Keeping the Global Response to Refugee Issues On Track

December 14, 2021

Sharon Samber,

The end of the year is a good time for taking stock of things. This week HIAS will do just that as it participates in an event designed to monitor the international response to refugee issues.

The High Level Officials Meeting is part of a process aimed at achieving the objectives of the 2018 Global Compact on Refugees (GCR). The GCR acknowledges the necessity of working cooperatively to protect the rights of refugees and is a crucial tool in providing greater international support for those forced to flee their homelands, and for the host countries that take them in, which are often among the poorest in the world.

The current round of meetings, intended to be in Geneva but now all virtual, will bring together a select group of refugee assistance organizations and many government officials December 14–15 to advance implementation of the pledges made at the first Global Refugee Forum in 2019. UNHCR, the UN Refugee Agency, is co-hosting the meeting together with Switzerland.

HIAS has been realizing its pledges in real life toward the goals of the compact since the forum’s inaugural meeting. Some of the highlights of HIAS’ pledges include working with other faith-based groups; implementing poverty alleviation programming using the graduation model approach; and increasing access to services for survivors of gender-based violence.

Several pledges show great progress: A pledge centered on providing access to legal protection shows that, with two years to go to reach the 2023 goal of providing 600,000 with impactful legal information, HIAS is already well on the way, having already reached 400,000. A pledge to provide written guidance on mental health and psychosocial support for refugees, asylum seekers, and migrants during COVID-19 is already completed.

Although the overall progress toward the goals of the GCR by governments has been slow in many places, there is still a global investment in resources and the original commitment; the meetings are an opportunity to bring together donors and agencies and a chance to show the efforts put into the pledges.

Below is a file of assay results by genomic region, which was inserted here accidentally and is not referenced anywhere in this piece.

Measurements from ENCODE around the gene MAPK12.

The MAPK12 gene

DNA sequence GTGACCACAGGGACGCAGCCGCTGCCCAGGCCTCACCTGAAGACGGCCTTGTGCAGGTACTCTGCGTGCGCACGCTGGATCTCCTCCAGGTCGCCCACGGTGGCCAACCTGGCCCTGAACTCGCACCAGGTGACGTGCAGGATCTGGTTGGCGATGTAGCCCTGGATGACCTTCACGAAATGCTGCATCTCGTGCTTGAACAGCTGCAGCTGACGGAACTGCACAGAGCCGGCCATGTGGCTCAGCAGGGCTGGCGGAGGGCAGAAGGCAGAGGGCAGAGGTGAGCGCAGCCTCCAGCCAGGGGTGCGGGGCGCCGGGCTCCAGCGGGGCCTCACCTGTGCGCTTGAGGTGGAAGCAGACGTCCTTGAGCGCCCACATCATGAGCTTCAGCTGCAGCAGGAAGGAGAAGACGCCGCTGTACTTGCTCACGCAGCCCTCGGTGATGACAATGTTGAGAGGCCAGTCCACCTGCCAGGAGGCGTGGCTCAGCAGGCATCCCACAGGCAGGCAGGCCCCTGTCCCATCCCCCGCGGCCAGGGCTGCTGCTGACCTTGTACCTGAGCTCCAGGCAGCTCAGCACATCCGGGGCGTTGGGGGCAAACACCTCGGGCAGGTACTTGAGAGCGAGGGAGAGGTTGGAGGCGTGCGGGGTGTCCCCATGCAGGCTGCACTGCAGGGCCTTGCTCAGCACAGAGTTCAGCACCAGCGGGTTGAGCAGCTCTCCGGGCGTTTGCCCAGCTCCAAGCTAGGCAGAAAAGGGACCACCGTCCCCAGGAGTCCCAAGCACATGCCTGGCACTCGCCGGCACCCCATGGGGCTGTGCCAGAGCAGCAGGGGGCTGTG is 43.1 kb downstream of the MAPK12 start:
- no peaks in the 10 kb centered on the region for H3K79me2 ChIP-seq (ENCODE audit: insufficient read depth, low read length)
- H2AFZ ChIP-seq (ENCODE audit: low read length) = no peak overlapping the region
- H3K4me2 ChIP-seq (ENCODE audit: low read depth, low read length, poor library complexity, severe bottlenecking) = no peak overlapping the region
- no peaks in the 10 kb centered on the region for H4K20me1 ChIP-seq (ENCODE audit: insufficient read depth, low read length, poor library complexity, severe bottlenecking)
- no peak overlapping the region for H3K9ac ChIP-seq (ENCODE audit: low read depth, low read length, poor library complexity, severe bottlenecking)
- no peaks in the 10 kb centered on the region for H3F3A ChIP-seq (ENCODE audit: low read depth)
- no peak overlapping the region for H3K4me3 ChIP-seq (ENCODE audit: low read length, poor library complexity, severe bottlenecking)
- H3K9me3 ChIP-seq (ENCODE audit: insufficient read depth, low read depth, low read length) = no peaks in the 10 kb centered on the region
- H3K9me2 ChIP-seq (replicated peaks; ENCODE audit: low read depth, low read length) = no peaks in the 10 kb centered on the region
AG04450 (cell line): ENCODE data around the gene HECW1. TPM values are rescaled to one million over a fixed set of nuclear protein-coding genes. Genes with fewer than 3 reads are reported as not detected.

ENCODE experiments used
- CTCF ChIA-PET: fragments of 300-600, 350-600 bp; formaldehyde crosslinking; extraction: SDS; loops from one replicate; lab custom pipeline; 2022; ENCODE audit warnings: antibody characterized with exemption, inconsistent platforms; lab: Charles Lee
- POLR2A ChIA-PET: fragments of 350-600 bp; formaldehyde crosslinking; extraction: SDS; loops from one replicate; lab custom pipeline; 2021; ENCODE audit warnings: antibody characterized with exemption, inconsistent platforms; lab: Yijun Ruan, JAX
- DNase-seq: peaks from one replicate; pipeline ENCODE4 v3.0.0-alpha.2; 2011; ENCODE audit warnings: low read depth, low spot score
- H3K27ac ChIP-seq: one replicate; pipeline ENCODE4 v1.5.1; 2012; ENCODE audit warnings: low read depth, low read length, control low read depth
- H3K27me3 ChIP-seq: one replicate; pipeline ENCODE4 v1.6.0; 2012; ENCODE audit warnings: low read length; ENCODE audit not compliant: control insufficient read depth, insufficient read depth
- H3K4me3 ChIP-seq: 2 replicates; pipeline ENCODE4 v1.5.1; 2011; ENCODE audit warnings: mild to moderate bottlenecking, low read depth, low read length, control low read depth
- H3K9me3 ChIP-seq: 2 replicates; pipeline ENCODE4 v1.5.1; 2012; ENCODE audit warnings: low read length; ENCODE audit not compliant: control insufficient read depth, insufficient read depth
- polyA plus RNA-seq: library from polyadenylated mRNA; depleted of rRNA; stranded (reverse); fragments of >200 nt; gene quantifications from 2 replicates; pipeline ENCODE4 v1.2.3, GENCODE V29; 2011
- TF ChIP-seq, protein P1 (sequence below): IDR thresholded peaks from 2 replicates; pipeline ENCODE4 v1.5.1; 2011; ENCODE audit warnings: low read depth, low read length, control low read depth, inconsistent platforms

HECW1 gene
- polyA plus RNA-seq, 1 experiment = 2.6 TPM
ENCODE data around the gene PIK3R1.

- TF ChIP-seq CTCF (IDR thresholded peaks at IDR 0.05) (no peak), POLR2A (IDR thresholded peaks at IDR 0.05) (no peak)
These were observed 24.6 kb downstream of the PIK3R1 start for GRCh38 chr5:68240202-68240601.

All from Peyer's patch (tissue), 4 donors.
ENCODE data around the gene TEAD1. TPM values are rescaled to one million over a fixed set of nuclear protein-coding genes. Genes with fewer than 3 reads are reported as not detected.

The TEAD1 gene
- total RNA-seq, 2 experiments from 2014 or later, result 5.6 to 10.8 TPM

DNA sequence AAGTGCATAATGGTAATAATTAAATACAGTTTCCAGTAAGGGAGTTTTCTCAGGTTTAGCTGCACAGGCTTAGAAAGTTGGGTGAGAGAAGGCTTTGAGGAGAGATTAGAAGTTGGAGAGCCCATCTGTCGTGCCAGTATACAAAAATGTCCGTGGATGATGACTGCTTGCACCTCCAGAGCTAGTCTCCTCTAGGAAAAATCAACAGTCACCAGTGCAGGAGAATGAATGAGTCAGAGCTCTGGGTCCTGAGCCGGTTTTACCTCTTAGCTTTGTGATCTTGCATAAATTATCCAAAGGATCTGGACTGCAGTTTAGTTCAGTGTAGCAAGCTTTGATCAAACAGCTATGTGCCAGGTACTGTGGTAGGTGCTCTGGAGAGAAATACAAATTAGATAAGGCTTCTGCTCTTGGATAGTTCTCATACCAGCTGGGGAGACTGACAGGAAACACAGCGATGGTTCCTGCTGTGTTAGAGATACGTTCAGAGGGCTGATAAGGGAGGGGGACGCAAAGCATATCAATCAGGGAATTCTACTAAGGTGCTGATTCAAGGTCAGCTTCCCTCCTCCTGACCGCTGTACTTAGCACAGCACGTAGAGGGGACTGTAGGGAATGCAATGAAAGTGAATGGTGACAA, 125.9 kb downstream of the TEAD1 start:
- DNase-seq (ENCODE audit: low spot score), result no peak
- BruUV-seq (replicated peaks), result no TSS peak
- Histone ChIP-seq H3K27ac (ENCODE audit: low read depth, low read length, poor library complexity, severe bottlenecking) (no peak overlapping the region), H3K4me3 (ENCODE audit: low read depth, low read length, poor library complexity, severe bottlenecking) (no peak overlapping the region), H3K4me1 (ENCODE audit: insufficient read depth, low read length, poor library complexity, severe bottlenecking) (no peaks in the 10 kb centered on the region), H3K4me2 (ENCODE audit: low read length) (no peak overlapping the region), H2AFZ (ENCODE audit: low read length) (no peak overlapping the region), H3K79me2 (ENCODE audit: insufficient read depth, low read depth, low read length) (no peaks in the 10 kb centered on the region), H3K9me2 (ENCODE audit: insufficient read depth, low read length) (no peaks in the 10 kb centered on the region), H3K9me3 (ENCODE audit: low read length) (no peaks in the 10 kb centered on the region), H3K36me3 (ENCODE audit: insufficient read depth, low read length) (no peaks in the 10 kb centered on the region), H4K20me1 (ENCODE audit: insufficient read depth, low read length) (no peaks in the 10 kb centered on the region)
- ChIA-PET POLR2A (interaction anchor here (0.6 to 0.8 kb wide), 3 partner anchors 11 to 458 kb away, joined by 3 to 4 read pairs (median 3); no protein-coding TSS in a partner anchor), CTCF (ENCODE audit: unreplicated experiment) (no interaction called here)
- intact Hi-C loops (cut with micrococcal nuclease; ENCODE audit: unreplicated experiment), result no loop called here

While it is impossible to dismiss the impact of COVID-19, in a recent preliminary meeting HIAS President and CEO Mark Hetfield wanted to dispel the notion that delays can all be attributed to the pandemic.

“When it comes to the decline of resettlement, COVID provided the nails for the coffin, but was not the cause of death,” Hetfield said. “If we are to address the global refugee crisis, resettlement can and must be revived.”

Refugee crises cannot be left to countries of first asylum, Hetfield further noted. Refugees will continue to move until they find a country that has the capacity to receive them, so everyone must play a role in addressing forced displacement.

The virtual meetings will identify gaps and review the efforts of the nearly 1,400 pledges made to better support refugees and host communities ahead of the next Global Refugee Forum in 2023.

Originally published at




HIAS is the international Jewish humanitarian organization that provides vital services to refugees and asylum seekers in 16 countries.

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HIAS is the international Jewish humanitarian organization that provides vital services to refugees and asylum seekers in 16 countries.

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